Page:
Over the weekend, very small incremental changes have come in the GST following the meeting; one, food delivery companies will have to pay taxes. One can collect it from the consumers at the rate of 5% but by and large nothing has changed. Nothing has changed for cigarettes or tobacco, nothing has changed for hair oil or any other big categories?
Yes, nothing much changed on the GST Council except for the fact that they imposed some new taxes on small categories like carbonated beverages etc. Now on the food delivery front, the reason they introduced the tax was probably because there are very small operators who might not have a GST number etc and they might be just charging from the people but not paying up. The government wants to consolidate the entire move. I don’t think it is a bad move because in most cases, GST is charged at the consumer end where the final consumption happens. So, it should not incrementally impact any player by any significant extent.
There was some talk about possible inclusion of fuel under GST, which in my view is never going to happen. The central and state governments can collect any amount of tax on fuel now without offering any offset which state and central government has on fuel, if they get it into GST and they need to give the offsets that their losses could run into lakhs of crores actually. I do not think it is going to happen anytime soon. Never is a wrong word, I do not think it is going to happen in the next five years at least.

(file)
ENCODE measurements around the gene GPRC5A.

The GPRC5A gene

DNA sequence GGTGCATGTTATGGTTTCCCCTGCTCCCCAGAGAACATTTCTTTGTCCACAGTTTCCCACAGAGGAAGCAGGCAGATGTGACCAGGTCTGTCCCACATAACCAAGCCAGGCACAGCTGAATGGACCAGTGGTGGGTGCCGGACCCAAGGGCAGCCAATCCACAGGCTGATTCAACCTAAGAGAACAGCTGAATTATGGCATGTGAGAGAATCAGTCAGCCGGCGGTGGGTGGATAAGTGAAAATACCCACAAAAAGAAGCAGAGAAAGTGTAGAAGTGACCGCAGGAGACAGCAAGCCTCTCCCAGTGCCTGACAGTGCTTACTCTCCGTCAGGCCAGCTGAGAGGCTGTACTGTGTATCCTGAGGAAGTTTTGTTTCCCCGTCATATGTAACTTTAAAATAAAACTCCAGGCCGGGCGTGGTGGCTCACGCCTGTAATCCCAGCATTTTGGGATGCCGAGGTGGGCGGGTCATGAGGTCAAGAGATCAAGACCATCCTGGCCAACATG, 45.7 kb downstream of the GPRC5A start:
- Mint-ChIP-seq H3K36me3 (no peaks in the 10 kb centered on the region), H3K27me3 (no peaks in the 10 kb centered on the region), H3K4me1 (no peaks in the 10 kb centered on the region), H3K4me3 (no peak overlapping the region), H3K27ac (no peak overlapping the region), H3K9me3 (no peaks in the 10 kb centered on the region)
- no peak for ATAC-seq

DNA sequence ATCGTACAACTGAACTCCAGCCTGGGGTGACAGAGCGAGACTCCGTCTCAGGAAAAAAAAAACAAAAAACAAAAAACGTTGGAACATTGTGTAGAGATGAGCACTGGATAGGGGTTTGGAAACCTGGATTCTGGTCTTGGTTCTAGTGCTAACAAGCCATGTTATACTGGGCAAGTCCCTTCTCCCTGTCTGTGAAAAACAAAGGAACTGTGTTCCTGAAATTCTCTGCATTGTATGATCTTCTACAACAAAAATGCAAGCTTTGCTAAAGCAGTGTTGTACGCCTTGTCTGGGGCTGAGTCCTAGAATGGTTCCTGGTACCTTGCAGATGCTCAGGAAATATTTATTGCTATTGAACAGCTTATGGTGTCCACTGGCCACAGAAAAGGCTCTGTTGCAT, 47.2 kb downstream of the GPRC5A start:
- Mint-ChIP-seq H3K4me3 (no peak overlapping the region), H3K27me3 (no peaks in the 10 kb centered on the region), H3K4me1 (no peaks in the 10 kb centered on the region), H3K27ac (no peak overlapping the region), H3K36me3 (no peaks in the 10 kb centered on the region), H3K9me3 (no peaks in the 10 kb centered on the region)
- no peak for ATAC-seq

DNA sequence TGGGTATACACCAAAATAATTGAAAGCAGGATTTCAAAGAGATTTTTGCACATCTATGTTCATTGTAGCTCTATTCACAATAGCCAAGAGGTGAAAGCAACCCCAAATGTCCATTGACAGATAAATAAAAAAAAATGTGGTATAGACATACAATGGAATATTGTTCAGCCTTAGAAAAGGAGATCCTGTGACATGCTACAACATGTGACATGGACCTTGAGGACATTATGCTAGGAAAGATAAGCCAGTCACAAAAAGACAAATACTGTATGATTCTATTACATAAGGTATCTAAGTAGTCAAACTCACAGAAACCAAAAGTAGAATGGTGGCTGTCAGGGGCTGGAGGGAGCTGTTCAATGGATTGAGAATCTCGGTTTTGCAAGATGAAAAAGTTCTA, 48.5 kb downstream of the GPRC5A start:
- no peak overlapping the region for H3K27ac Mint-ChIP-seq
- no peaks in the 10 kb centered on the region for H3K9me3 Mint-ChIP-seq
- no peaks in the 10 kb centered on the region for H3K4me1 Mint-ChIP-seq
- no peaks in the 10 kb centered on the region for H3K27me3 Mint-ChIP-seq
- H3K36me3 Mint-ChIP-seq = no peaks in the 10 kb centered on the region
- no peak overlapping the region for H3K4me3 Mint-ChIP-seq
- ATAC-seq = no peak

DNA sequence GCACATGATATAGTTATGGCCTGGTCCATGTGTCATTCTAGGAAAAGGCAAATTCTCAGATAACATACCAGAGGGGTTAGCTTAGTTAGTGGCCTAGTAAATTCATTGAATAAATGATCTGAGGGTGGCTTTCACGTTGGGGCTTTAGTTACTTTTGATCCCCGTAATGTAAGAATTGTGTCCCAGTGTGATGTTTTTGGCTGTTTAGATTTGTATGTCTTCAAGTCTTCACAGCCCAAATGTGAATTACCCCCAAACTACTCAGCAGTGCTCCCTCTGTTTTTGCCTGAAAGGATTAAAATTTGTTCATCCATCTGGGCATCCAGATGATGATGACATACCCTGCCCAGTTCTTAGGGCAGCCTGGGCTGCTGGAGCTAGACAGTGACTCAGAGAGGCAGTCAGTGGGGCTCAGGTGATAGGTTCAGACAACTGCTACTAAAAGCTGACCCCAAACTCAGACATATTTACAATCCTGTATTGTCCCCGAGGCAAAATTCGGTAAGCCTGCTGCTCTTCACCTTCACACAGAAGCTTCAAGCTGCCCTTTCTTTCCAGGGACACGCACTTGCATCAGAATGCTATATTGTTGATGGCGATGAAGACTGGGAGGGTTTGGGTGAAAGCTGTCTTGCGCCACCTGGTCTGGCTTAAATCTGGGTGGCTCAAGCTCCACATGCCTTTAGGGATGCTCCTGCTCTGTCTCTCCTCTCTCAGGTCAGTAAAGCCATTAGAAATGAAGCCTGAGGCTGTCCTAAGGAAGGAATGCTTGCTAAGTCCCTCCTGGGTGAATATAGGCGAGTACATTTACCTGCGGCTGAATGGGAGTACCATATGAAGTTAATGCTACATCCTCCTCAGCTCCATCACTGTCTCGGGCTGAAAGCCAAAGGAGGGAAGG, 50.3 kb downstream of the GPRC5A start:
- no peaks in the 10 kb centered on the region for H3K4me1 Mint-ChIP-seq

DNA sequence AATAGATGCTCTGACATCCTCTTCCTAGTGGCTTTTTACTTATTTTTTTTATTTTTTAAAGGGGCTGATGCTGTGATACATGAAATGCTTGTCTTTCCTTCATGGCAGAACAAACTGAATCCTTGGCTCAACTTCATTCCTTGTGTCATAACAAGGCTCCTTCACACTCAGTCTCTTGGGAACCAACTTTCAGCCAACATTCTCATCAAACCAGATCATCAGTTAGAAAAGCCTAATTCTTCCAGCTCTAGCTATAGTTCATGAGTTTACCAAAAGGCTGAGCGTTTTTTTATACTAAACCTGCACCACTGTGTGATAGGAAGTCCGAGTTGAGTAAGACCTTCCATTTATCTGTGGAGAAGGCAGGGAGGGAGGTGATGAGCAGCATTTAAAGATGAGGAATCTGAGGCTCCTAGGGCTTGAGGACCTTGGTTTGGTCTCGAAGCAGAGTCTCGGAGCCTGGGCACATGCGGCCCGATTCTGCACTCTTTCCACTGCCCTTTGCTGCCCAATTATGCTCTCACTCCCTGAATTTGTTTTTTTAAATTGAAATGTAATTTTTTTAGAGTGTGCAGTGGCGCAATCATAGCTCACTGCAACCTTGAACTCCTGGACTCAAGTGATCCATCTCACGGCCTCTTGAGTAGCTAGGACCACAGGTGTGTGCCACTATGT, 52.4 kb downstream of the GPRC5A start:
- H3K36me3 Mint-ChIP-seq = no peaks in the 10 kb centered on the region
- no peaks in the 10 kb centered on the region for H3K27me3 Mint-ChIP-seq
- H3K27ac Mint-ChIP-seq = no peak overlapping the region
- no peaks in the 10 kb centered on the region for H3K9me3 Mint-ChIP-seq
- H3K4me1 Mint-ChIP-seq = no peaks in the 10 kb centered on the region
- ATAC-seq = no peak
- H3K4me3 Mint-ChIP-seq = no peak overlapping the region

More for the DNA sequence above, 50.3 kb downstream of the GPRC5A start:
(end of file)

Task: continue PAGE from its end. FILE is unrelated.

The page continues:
IRCTC is in limelight but there are small interesting subsidiaries of Indian Railways which could incrementally benefit as the capex improves and the railways starts modernising. As they sell more, privatise more, will they have more money to improve and rebuild capex?
There could be actually but I have not looked at any of them so largely PSUs I have been avoiding because there are only so many stocks you can analyse. So I am sure there will be but I am unable to comment.
What else are you analysing?
Opportunities are coming up in really under owned spaces. Given the kind of activities which have started happening on infrastructure and the real estate side, we have started taking a small exposure in the larger companies in these categories like Ahluwalia Contracts or NC. These are high quality companies which are totally avoided. They have good order books and execution will pick up significantly over the next two-three years while valuations are very cheap relative to the overall market and historical value. This is one space which could be interesting.
On the capital goods side, there could be some companies which could start looking interesting but then they have run up also so I think we need to wait for better levels.